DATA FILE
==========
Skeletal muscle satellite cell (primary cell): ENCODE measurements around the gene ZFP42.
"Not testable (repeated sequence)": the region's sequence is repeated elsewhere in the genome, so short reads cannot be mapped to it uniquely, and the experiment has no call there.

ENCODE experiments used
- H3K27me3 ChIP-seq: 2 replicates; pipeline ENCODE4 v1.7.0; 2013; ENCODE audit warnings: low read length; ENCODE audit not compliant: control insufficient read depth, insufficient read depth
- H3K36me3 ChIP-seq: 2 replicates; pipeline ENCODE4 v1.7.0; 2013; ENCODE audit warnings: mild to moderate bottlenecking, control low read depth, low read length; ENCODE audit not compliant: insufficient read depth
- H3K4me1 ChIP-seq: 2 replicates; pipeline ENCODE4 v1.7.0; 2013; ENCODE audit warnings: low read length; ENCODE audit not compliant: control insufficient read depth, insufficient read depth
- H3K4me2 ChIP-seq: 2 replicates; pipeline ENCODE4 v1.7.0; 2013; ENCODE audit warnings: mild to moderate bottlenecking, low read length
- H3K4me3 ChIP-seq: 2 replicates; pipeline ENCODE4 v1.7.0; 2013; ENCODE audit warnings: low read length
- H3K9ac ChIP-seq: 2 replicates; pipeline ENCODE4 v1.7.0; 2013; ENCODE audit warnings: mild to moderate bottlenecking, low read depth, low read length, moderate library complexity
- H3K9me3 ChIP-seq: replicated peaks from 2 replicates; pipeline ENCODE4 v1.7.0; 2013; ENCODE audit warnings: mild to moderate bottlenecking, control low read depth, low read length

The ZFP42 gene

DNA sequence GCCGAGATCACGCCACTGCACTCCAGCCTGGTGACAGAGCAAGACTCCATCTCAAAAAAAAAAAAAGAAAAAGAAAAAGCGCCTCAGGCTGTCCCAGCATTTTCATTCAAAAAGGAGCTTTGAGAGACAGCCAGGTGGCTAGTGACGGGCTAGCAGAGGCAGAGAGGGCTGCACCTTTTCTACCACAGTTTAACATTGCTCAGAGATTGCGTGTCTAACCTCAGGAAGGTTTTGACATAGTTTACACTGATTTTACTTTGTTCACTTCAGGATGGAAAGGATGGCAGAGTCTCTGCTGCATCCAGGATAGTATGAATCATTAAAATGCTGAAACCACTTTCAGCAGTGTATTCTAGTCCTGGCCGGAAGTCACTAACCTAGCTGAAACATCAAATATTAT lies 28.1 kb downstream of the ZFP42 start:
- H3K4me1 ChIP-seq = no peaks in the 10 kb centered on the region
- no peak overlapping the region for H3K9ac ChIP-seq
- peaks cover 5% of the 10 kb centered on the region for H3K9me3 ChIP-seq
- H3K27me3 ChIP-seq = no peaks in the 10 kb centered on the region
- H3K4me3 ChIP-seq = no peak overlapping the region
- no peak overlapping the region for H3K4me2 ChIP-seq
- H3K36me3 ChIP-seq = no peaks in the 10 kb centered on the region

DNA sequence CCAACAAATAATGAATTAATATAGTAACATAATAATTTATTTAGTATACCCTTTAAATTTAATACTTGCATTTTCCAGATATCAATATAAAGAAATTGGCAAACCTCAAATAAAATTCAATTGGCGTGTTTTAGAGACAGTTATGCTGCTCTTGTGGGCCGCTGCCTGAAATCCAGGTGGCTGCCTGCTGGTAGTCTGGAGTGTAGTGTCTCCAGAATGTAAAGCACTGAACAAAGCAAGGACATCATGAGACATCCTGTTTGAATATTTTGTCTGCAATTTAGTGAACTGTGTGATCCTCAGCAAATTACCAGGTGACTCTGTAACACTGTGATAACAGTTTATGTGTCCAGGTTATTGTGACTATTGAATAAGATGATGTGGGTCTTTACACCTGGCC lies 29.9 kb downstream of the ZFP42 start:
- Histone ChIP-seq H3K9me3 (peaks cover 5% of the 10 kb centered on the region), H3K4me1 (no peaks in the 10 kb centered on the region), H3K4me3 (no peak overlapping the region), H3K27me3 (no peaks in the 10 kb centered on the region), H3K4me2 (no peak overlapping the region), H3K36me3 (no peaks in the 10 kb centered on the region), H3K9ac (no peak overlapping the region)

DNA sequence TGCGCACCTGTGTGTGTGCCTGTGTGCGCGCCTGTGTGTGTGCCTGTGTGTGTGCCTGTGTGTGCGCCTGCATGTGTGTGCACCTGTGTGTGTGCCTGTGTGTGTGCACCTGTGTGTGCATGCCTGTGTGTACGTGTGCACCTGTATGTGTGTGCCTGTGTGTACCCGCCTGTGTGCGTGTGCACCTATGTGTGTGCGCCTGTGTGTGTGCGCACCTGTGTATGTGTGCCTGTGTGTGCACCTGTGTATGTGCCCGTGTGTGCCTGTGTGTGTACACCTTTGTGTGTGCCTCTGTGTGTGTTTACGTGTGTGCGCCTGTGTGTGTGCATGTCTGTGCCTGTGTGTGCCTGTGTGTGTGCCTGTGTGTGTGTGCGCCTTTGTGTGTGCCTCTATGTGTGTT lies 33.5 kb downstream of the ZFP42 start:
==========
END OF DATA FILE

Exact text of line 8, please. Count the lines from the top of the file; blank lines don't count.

- H3K4me3 ChIP-seq: 2 replicates; pipeline ENCODE4 v1.7.0; 2013; ENCODE audit warnings: low read length